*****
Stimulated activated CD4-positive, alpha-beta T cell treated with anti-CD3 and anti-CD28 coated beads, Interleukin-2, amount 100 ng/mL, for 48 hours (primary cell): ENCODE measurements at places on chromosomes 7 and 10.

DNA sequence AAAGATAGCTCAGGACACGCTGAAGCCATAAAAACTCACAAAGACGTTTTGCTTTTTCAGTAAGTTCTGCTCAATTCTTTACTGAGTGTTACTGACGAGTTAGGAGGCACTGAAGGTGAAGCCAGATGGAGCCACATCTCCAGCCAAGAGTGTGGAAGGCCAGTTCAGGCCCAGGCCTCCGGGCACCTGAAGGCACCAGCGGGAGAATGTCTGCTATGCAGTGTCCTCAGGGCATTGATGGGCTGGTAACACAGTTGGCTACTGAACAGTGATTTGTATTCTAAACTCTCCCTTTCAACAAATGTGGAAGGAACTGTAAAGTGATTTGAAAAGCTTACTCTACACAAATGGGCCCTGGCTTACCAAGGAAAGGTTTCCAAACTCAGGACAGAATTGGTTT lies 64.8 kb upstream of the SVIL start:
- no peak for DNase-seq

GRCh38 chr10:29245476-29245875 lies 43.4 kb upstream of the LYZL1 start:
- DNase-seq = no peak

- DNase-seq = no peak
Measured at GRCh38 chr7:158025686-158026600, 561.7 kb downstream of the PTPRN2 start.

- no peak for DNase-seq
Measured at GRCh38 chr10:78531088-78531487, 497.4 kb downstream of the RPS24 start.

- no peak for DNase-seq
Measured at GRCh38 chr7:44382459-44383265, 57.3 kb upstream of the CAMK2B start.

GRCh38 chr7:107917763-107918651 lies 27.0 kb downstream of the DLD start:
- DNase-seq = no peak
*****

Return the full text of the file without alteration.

Stimulated activated CD4-positive, alpha-beta T cell treated with anti-CD3 and anti-CD28 coated beads, Interleukin-2, amount 100 ng/mL, for 48 hours (primary cell): ENCODE measurements at places on chromosomes 7 and 10.

DNA sequence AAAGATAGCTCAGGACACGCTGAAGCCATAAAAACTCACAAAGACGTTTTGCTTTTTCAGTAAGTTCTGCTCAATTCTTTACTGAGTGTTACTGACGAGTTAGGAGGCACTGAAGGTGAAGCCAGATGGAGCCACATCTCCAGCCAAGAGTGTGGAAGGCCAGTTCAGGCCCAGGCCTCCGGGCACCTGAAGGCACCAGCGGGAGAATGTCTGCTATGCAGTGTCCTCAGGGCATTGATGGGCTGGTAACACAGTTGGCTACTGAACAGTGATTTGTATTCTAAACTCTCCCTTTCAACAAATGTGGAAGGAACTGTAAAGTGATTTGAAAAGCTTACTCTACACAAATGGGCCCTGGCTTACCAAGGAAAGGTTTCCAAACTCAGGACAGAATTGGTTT lies 64.8 kb upstream of the SVIL start:
- no peak for DNase-seq

GRCh38 chr10:29245476-29245875 lies 43.4 kb upstream of the LYZL1 start:
- DNase-seq = no peak

- DNase-seq = no peak
Measured at GRCh38 chr7:158025686-158026600, 561.7 kb downstream of the PTPRN2 start.

- no peak for DNase-seq
Measured at GRCh38 chr10:78531088-78531487, 497.4 kb downstream of the RPS24 start.

- no peak for DNase-seq
Measured at GRCh38 chr7:44382459-44383265, 57.3 kb upstream of the CAMK2B start.

GRCh38 chr7:107917763-107918651 lies 27.0 kb downstream of the DLD start:
- DNase-seq = no peak